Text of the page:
Redundancy Planning- your questions answered

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Earlier this year, Avensure ran a client training webinar about redundancy planning and managing shortages of work.

Given that the government furlough scheme is due to close at the end of September 2021, and the continuing impact the pandemic is having on the economy, we revisit the subject of redundancy planning and look at the key questions posed by some of our clients who attended that webinar.

  1. How should you proceed with redundancies if the business has people employed on a time limited project?

If you have persons employed on a specific project, usually they will be on a fixed term contract.

If the project for which they are employed is set to continue and is not affected by the downturn in work, there may not be a requirement to place their roles at risk of redundancy. You will still need to make us aware of any such positions when you seek our advice.

However, if any of the employees at risk of redundancy can carry out the work performed by any of the employees on the fixed term contracts, we will need to consider if any of the staff on the fixed term contracts may need to be placed at risk of redundancy or be made redundant to make way for longer serving employees.

  1. Can a company make a full-time staff member redundant if there are contractors in the team doing a different role? The full-time person could argue that the contractors should go first.

You’re correct. In a redundancy situation your employees will take priority over any self-employed contractors.

So, if any work carried out by contractors can be done by employees at risk of redundancy, the self-employed contractors should be released from their contracts first.

  1. How should you proceed with redundancies if you have a time limited apprenticeship in a project and that person has completed the apprenticeship?

Generally, apprentices should be excluded from being placed at risk of redundancy.

If they have completed their apprenticeship and have moved on to a standard employment contract, then they will be treated in the same way as any other employee at risk of redundancy.

If they have simply finished their apprenticeship and there is no contractual obligation to provide further employment, the contract will be ended because their apprenticeship has ended. This will not be a redundancy, but a fair procedure will need to be followed to avoid the risk of an unfair dismissal claim.

  1. Could a long-serving staff member who is at risk of redundancy argue that they could learn the role of someone who has just started with the company?

If you are considering making redundancies and the employee/s affected have over two years’ service with the company, you need to ensure that all possible alternatives to protect their employment are considered.

This includes looking at whether there are other roles in the company, currently occupied by employees who have recently joined the company, that a long serving employee at risk of redundancy could be reasonably trained to carry out.

If so, you should consider making the person with the shorter amount of service redundant and moving the longer serving employee into their role. This is also known as ‘bumping’ or a transferred redundancy.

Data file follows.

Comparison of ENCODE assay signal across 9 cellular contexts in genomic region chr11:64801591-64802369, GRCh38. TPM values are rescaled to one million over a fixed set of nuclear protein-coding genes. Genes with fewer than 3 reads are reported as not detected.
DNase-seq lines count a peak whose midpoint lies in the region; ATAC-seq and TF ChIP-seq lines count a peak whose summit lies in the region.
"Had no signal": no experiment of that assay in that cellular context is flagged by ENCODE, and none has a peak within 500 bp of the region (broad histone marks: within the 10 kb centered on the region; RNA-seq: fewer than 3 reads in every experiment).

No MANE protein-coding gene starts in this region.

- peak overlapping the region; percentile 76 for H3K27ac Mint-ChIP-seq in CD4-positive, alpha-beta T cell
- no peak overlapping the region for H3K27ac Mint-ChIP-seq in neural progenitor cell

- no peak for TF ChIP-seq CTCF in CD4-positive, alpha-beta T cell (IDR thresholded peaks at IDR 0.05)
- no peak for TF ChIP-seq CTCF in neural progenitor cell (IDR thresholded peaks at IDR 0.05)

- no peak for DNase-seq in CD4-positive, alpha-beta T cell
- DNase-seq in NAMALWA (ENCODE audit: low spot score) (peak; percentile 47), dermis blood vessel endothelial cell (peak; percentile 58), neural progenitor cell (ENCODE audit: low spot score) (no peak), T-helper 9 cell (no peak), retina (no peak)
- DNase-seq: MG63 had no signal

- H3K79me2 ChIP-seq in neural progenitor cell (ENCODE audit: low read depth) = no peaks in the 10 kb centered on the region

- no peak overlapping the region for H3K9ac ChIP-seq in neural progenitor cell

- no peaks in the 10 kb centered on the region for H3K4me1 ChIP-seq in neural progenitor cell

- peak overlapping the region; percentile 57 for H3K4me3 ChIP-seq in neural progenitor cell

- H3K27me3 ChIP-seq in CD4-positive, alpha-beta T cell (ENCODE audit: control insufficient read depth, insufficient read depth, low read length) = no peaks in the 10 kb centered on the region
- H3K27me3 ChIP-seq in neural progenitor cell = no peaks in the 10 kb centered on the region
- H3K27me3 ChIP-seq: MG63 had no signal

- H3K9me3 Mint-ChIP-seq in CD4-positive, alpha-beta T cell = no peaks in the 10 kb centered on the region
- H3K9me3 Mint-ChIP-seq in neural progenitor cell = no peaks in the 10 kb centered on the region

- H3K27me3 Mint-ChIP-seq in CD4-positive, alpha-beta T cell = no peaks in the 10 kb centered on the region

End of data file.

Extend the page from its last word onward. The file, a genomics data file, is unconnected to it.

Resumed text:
1. Do consultation meetings have to be face to face? Whilst this is preferable many people are working from home, furloughed, vulnerable etc., and it may not be practical.

Consultation meetings are a legal requirement ahead of making redundancies, but you can use conferencing apps, video calling facilities etc., during the pandemic or where the employee is based some distance away and travel would be difficult or costly.

  1. How does a temporary shortage of work affect someone on a zero hours contract?

A true zero-hour contract has no guaranteed hours or pay obligations, so in a shortage of work situation you would simply not offer work.

However, if the person on a zero-hour contract has built up a steady number of hours, or a regular working pattern via custom and practice over time, then there may be an implied contractual commitment to offer work. In this case you may be advised to treat them in the same way you would an employee on a permanent contract.

  1. Can you please advise on what is considered suitable alternative employment?

Suitable alternative employment is something that should be considered before making someone redundant.

It is a role that the employee at risk of redundancy has the capabilities to do (or with minimum training) and is a role that has terms and conditions comparable to their redundant position. If someone were to unreasonably turn down an offer of suitable alternative employment their original role will still be redundant, but they may not be entitled to redundancy pay.

This isn’t to be confused with alternative employment which is simply an alternative role the employee has agreed to undertake as an alternative to being dismissed. This role may be on fewer hours, a lower rate of pay or lower status. There will be an entitlement to a 4-week trial, if the employee deems the role unsuitable in that period, they will retain their right to redundancy pay.

Please see some of our previous articles on redundancy for more information:

Please note- the statutory redundancy payment cap figure in this article has now changed to £544 per week as of April 2021.

And finally…. for details of our upcoming webinars and live training events, please contact us at

Next week- What is constructive dismissal?